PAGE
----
#4 Research Alternative Divorce Processes
There are several ways to get a divorce, each with its own pros and cons. Which method you choose will be largely dictated by the relationship between you and your spouse. If you are afraid for your or your children’s safety for any reason at all of it your spouse is denying you access to enough cash to survive, get a lawyer.
If you believe you and your spouse will be able to rationally discuss and negotiate the details of your divorce and be fair and honest, you might consider a do-it-yourself divorce or use an internet service to guide you. Beware: just because you and your spouse are getting along today doesn’t mean it will always be this way.
Your county’s divorce website will most likely give you an overview of the process and forms you’ll need if you going the DIY approach. There are lots of cheap internet services, too, that can produce divorce forms for your jurisdiction, but not all counties accept their forms as-is. These cheaper alternatives may seem attractive upfront but the money it may take to correct any mistakes you make along the way could cost you thousands of dollars.
If your financial situation is a bit more complex, e.g., there’s a pension involved or one party is self-employed, or the idea of DIY frightens you, then you should consider using a CDFA® as a financial neutral as part of a collaborative team or as a mediator to help you craft a fair settlement. Your CDFA® may also be able to get your legal documents prepared for you, too. When couples go this route, they are more likely to remain friends—it’s a respectful, honest way to go through the process and saves both parties significant money by not having to pay expensive lawyers.
As a last resort, if one or both parties can’t manage to cooperate at any level and seem determined to go to war, then hiring attorneys may be your only option. Unfortunately, you’ll need to say goodbye to about $15,000 per spouse, at a minimum. A little preparation before you move forward with a divorce can go a long way towards reducing the cost of your divorce and creating a fair settlement. Wishing you a gentle divorce and a bright future!
The divorce process can be scary and overwhelming. Starting with a plan and professionals that you trust to guide you through the process can be key in making sure you’re ready for your future. If you’re thinking about divorce schedule your complimentary divorce strategy session where we’ll explore your options and connect you with any resources you might need.
It’s no secret that over 50% of marriages end in divorce, even more if you’re in your 2nd or 3rd marriage. Whether this is a good thing or a bad thing depends on your perspective. I’m a believer that life is short and everyone is entitled to their happiness. My guess is that if you’re not happy in your marriage, your spouse isn’t either.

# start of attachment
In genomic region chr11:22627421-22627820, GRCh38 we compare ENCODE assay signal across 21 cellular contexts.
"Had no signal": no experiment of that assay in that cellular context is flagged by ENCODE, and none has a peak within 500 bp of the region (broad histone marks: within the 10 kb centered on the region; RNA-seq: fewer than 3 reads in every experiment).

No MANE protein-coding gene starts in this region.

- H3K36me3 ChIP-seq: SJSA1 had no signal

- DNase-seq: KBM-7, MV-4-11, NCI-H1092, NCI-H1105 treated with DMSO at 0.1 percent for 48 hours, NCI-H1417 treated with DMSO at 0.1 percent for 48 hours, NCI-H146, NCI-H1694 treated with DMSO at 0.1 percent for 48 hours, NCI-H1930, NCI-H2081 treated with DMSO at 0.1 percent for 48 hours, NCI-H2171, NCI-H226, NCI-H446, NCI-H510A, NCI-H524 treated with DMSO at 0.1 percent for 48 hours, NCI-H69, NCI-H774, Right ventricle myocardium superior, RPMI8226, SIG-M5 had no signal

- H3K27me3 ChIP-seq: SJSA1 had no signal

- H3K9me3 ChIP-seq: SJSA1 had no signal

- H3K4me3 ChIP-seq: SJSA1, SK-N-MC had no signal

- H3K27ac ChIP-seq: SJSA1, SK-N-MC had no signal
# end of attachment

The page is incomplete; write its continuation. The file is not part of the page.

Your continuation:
If you’re thinking about ending your marriage there a few steps you need to take before you initiate your divorce. These will help to ensure the best outcome for you should you decide to move forward. This is not a decision to be taken lightly and a little preparation can go a long way. The reality is that you now have to stop thinking emotionally and start thinking financially.
#1 Get Real and Start Planning
Divorce may be the toughest this you’ll ever do. Believe me, I know. Right now all you may be thinking about is how miserable you are and that you have to get out. Before you pull the plug though, take a deep breath. Then start planning so that you (and your children) have the best foundation for a happier future.
Start by assessing your current lifestyle and what you’d be able to afford on your own. What’s your current budget and spending? How much will it cost you to live on your own? How much more will you need to get by? Will this come from child support, alimony, a new job? If child support or alimony, best get some help figuring out how much that will be. If you need a new job, will that require more schooling or training? Do you want to keep the marital home? If so, can you refinance it in order to keep it? Can you really afford it? Too often this is an overly emotional decision. Will the kids really be happier in their current house if you’re struggling to pay the mortgage and utility bills?
Finally, what do you want your life to look like in five, ten, twenty years? What other situations in your life have you encountered where you had to call on your best qualities to succeed? Which qualities will you need now to get you where you want to go? How will you define a “successful divorce”? How will you take care of yourself physically, mentally, and spiritually over the next difficult months to ensure that success?
# 2 Get Divorce Support